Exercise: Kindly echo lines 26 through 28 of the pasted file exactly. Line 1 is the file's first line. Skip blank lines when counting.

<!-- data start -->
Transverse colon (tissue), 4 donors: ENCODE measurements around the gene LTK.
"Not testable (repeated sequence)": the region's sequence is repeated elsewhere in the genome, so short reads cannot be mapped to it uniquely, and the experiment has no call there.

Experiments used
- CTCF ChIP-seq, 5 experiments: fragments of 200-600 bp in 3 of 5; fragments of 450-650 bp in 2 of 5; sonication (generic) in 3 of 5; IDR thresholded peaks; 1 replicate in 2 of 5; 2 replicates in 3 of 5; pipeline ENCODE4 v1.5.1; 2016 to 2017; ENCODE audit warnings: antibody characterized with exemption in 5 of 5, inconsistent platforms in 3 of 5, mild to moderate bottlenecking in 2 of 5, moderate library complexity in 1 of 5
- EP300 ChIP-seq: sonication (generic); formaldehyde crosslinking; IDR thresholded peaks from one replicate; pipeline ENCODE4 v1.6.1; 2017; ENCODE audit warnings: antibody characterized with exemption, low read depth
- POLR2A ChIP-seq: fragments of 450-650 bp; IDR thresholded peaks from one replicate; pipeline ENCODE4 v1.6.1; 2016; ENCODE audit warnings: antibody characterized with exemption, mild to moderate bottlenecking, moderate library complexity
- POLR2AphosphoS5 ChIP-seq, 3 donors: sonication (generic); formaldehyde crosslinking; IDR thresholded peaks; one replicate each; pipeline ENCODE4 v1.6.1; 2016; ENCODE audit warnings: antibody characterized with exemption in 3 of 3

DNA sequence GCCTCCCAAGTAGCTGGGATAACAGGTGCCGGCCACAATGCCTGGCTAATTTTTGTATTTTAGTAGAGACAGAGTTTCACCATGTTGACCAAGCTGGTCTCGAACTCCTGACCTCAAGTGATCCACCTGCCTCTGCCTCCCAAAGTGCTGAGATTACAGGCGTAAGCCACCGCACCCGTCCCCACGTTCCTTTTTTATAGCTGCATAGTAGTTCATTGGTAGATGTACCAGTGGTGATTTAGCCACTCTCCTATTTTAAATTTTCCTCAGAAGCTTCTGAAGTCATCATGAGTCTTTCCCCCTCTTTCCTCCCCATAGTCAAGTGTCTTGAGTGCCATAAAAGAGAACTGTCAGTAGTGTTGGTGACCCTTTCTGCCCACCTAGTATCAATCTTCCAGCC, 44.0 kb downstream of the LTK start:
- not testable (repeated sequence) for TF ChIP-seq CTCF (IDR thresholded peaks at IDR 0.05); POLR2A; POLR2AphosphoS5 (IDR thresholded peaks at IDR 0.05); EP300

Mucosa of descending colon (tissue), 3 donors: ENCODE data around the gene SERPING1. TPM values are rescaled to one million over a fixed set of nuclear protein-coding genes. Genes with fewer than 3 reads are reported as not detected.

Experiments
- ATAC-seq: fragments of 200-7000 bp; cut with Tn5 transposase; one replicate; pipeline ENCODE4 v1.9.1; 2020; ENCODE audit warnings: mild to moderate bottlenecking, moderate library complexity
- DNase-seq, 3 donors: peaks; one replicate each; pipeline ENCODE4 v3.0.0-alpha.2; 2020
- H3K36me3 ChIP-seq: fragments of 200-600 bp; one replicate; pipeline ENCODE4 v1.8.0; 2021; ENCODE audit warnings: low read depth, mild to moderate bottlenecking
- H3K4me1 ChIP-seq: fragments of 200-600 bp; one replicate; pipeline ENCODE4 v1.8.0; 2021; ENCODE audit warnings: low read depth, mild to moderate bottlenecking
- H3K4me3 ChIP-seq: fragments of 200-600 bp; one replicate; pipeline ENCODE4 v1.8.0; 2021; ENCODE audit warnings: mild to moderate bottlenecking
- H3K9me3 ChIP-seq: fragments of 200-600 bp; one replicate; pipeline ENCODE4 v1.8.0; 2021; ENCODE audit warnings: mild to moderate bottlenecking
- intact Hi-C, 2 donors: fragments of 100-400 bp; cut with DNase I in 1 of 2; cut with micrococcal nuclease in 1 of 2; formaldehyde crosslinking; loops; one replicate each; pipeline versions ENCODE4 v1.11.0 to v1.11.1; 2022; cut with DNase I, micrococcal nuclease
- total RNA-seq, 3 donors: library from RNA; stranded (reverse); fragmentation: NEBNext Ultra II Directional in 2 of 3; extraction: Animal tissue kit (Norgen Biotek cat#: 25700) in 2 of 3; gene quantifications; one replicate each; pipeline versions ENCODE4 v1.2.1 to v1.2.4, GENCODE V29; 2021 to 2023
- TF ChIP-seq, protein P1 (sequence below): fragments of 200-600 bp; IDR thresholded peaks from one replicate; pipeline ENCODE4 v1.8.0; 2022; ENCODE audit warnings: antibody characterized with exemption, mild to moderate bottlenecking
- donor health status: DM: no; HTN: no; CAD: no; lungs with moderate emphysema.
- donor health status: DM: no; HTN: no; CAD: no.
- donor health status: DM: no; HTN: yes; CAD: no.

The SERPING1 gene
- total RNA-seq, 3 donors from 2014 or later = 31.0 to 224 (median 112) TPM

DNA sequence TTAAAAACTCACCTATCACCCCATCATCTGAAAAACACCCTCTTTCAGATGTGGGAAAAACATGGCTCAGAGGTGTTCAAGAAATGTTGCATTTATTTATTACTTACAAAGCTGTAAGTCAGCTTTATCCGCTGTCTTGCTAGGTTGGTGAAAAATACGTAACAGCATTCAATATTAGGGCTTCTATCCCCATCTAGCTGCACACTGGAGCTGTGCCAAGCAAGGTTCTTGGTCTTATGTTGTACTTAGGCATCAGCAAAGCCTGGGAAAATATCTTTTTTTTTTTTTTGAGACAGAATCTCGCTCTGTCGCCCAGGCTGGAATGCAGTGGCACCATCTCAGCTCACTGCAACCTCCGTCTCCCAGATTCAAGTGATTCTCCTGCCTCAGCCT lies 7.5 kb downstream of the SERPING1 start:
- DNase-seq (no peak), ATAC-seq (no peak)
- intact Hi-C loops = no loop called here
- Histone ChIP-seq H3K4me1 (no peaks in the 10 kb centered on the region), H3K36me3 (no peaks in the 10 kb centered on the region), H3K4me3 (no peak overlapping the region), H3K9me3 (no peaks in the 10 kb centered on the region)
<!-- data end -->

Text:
DNA sequence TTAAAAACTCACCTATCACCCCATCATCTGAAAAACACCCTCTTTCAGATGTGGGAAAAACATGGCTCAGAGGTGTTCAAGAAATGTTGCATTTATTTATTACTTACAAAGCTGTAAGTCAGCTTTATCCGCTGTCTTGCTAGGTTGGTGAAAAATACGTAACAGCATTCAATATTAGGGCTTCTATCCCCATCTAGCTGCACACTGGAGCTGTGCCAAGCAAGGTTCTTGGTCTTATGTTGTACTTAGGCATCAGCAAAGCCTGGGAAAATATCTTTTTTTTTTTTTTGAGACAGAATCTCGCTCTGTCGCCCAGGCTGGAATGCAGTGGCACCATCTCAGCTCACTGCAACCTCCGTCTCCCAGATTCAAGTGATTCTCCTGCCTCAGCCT lies 7.5 kb downstream of the SERPING1 start:
- DNase-seq (no peak), ATAC-seq (no peak)
- intact Hi-C loops = no loop called here